Everything that farmer Graham Hess (Mel Gibson) assumed about the world is changed when he discovers a message -- an intricate pattern of circles and lines -- carved into his crops.
Review by Simon Remark


This page was created on July 1, 2002
This page was last updated on January 9, 2005

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Directed by M. Night Shyamalan
Screenplay by M. Night Shyamalan

Click to enlargeMel Gibson .... Father Graham Hess
Joaquin Phoenix .... Merrill Hess
Rory Culkin .... Morgan Hess
Abigail Breslin .... Bo Hess
rest of cast listed alphabetically
Cherry Jones .... Officer Caroline Paski
Patricia Kalember .... Colleen Hess
Jose L. Rodriguez .... Radio Host

Produced by
Kathleen Kennedy .... executive producer
Frank Marshall .... producer
Sam Mercer .... producer
M. Night Shyamalan .... producer

Original music by James Newton Howard

Cinematography by Tak Fujimoto

Film Editing by Barbara Tulliver

MPAA: Rated PG-13 for some frightening moments.
For rating reasons, go to FILMRATINGS.COM, and MPAA.ORG.
Parents, please refer to PARENTALGUIDE.ORG

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It's Not Like They Didn't Warn Us.
Click to enlargeEverything that farmer Graham Hess (Mel Gibson) assumed about the world is changed when he discovers a message ? an intricate pattern of circles and lines ? carved into his crops. As he investigates the unfolding mystery, what he finds will forever alter the lives of his brother (Joaquin Phoenix) and children (Rory Culkin, Abigail Breslin). Writer-director M. Night Shyamalan takes moviegoers on a new journey this August with his film "Signs," a unique story that explores the mysterious real-life phenomena of crop signs and the effects they have on one man and his family. Shyamalan re-teams with producers Frank Marshall, Sam Mercer, and Kathleen Kennedy, and produces the project under his Blinding Edge Pictures banner along with Touchstone Pictures.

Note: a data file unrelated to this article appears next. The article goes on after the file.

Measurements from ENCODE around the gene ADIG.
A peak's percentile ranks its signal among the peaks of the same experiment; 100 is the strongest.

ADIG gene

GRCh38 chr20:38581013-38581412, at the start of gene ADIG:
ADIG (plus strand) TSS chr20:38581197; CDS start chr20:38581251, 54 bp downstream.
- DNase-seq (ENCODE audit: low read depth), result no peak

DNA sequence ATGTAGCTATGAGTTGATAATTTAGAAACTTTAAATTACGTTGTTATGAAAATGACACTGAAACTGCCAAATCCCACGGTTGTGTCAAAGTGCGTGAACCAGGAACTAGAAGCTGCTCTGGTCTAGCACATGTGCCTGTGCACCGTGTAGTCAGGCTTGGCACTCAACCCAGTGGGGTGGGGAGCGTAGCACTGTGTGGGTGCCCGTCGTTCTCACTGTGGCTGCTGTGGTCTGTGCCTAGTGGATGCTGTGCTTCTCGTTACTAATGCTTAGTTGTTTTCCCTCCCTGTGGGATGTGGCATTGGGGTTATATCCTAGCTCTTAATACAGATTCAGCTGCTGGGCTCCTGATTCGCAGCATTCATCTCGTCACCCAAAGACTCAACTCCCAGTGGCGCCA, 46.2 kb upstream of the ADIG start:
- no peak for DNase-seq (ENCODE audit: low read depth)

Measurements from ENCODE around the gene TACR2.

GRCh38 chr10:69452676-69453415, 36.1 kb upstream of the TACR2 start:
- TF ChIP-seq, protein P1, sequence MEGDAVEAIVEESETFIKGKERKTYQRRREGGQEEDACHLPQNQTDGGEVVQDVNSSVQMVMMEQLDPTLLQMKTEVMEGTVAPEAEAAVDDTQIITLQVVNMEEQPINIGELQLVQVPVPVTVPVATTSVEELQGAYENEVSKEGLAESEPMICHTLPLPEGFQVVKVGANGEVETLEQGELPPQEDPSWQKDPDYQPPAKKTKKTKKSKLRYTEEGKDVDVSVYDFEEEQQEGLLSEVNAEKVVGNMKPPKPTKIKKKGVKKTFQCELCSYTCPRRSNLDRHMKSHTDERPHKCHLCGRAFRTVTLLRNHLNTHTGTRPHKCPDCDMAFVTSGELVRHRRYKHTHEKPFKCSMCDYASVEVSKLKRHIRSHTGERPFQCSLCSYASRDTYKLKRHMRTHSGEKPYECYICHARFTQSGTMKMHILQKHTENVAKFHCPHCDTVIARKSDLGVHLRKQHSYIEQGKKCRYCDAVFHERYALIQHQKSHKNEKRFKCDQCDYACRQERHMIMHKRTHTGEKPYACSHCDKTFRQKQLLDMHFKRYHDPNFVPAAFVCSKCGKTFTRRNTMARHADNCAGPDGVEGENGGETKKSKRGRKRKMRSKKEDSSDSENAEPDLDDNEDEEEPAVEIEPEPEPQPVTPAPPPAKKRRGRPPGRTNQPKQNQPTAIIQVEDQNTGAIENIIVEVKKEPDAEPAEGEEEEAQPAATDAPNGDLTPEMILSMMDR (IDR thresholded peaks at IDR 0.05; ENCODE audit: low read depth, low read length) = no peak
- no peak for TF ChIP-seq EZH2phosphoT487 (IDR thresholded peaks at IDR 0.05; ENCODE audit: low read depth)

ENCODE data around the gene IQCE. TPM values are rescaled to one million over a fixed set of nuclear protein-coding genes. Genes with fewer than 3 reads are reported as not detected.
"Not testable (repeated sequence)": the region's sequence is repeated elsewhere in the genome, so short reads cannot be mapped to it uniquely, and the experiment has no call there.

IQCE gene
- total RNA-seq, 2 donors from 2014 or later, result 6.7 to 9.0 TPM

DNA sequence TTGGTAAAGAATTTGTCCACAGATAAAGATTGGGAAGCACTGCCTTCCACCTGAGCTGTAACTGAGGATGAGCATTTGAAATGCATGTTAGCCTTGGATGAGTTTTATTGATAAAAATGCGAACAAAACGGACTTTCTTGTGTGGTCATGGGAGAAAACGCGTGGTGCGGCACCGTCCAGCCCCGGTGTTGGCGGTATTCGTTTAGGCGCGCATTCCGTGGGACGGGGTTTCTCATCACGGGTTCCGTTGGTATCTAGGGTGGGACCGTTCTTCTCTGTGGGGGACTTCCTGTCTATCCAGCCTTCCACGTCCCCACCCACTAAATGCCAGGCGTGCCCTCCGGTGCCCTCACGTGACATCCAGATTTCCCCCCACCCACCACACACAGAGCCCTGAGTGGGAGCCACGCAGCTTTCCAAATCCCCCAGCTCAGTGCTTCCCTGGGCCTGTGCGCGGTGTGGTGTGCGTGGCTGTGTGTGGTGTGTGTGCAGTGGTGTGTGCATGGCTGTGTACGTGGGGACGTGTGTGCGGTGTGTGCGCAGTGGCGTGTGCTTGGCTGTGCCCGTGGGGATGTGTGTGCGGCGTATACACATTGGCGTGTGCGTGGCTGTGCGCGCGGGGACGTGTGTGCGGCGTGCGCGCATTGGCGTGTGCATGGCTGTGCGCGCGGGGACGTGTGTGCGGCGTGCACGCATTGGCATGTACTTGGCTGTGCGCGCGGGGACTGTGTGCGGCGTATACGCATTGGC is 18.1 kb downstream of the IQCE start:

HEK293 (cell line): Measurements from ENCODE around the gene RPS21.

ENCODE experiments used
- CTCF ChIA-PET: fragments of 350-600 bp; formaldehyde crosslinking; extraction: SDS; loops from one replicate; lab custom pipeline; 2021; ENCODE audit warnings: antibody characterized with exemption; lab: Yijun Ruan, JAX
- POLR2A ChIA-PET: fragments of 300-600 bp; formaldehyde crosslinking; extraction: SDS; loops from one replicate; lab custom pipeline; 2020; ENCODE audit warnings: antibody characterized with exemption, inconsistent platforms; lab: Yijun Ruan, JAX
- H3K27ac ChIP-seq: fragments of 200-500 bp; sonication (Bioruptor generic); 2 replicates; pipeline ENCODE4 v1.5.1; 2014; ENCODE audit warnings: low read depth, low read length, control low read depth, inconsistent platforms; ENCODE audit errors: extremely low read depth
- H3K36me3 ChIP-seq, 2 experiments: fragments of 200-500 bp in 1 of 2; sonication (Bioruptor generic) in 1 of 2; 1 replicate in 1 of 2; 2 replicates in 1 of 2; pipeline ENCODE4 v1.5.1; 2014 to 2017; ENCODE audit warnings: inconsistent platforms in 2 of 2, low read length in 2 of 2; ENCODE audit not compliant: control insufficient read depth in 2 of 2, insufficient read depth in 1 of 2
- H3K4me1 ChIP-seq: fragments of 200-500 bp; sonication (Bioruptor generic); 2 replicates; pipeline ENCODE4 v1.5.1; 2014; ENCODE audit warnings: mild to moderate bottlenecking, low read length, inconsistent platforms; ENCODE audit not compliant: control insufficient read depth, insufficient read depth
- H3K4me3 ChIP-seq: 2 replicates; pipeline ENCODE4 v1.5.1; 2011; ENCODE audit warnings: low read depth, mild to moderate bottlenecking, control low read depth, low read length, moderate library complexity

Review by

Film Reviewer
Simon graduated from Trinity Western University where he studied film under prolific screenwriter Ned Vankevich. He prefers independent and lower-budget films.
Click to enlargeSigns is much more than an alien invasion flick or a film about the crop circle mystery, although it uses both as a catalyst for the actual theme: faith and the fact that everything happens for a reason, even tragedy. Mel Gibson plays Graham Hess, a former Reverend (some townsfolk still call him Father) who lost his faith in God when he lost his wife in a freak car accident six months ago. He lives in rural Pennsylvania with his two young children and younger brother Merrill (superbly played by Joaquin Phoenix), who moved in for support when he lost his wife.

Click to enlargeThe film begins with Graham and his family discovering large, inexplicable circles in their crops. And while the suspense surrounding these circles does not let up for the entire picture, it’s Graham’s inner struggle with God and his faith that is the driving conflict throughout. Even though the crop circles are appearing the world over, he is convinced, or has at least attempted to convince himself, that humans are alone in the world and there is no higher power, nothing to take comfort in.

Click to enlargeThe scenes of the Hess family gathered around the TV reminded me of September 11, 2001. The sense of connection you feel with people around the world, knowing that at the same moment they too are glued to the TV, feeling the same sense of hopelessness, fear, sadness and anxiety, but for Graham it’s mostly hopelessness as he has lost his faith in God. While watching the global crisis, Graham talks of two kinds of people: those who believe in miracles, and those who believe things just happen for no particular reason. And after seeing his wife die and utter what he believed to be senseless babble while she was dying, Graham says he’s the latter.

Click to enlargeThere are a couple powerful scenes in the film that elucidate Graham’s anger with God. One occurs around the dinner table when his son asks if they can say a prayer. Graham lashes out exclaiming he will not waist another minute of his life on prayer. His son tells him he hates him but is quick to hug and forgive his father. And the first time we see Graham talk to God is to tell Him he hates Him, as he holds his struggling asthmatic son in his arms: “Don’t do this to me again. I hate you, don’t you do this to me again,” he says. It is scenes like these that make the ending so moving.

Click to enlargeM. Night Shyamalan is shaping up to be an extraordinary filmmaker. His films deal with the supernatural with an aura of believability. I have enjoyed each of his first three features (his first two were The Sixth Sense and Unbreakable) but I think Signs is his best yet. It has a fantastic blend of mystery, suspense, humor and warmth. The eerily shot film makes good use of camera angles and lighting to intensify the subject matter. But most importantly Shyamalan tells a great story about family, faith and the possibility of a higher power. Signs is one of the most spiritual, faith-affirming films I have seen in a while.

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